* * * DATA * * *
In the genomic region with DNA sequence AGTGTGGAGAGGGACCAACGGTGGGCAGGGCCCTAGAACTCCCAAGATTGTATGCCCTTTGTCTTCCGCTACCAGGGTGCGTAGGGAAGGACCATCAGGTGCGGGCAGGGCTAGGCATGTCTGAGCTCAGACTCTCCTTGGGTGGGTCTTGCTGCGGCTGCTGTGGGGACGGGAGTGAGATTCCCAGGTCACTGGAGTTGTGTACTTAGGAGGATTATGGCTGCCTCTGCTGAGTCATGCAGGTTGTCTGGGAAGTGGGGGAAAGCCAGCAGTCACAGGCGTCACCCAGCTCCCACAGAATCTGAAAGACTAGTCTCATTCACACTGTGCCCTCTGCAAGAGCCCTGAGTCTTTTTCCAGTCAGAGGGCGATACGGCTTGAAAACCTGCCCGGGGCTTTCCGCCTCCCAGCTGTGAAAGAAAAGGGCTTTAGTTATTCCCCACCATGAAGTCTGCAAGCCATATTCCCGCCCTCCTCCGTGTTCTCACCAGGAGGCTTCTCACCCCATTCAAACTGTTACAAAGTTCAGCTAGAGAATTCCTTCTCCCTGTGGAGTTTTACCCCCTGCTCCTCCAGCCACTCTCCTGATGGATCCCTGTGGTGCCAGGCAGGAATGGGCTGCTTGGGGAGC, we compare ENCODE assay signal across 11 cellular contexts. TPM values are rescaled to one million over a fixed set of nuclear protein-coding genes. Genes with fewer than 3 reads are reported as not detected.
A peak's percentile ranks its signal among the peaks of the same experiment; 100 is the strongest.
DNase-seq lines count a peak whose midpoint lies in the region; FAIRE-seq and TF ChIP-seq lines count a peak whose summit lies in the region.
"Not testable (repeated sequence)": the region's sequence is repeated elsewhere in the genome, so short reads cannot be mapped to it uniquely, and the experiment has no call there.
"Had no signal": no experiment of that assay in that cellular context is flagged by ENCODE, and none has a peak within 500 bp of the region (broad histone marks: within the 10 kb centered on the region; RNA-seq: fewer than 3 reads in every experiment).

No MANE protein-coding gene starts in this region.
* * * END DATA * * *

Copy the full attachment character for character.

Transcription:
In the genomic region with DNA sequence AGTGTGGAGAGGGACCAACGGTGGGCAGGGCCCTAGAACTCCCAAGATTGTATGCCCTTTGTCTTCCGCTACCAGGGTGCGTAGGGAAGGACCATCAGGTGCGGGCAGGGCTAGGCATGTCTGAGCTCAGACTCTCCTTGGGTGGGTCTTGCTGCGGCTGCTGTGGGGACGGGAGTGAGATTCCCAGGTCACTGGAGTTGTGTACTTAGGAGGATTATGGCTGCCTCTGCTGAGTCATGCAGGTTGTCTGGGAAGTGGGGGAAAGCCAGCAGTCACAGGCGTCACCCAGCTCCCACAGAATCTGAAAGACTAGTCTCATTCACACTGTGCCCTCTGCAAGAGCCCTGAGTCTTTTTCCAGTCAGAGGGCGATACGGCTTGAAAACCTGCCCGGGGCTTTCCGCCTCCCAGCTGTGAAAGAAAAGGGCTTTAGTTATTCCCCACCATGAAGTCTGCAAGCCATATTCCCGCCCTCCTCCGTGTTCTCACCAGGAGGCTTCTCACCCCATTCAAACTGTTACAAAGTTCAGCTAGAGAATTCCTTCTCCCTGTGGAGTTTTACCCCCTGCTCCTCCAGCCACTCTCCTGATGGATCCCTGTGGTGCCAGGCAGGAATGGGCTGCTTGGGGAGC, we compare ENCODE assay signal across 11 cellular contexts. TPM values are rescaled to one million over a fixed set of nuclear protein-coding genes. Genes with fewer than 3 reads are reported as not detected.
A peak's percentile ranks its signal among the peaks of the same experiment; 100 is the strongest.
DNase-seq lines count a peak whose midpoint lies in the region; FAIRE-seq and TF ChIP-seq lines count a peak whose summit lies in the region.
"Not testable (repeated sequence)": the region's sequence is repeated elsewhere in the genome, so short reads cannot be mapped to it uniquely, and the experiment has no call there.
"Had no signal": no experiment of that assay in that cellular context is flagged by ENCODE, and none has a peak within 500 bp of the region (broad histone marks: within the 10 kb centered on the region; RNA-seq: fewer than 3 reads in every experiment).

No MANE protein-coding gene starts in this region.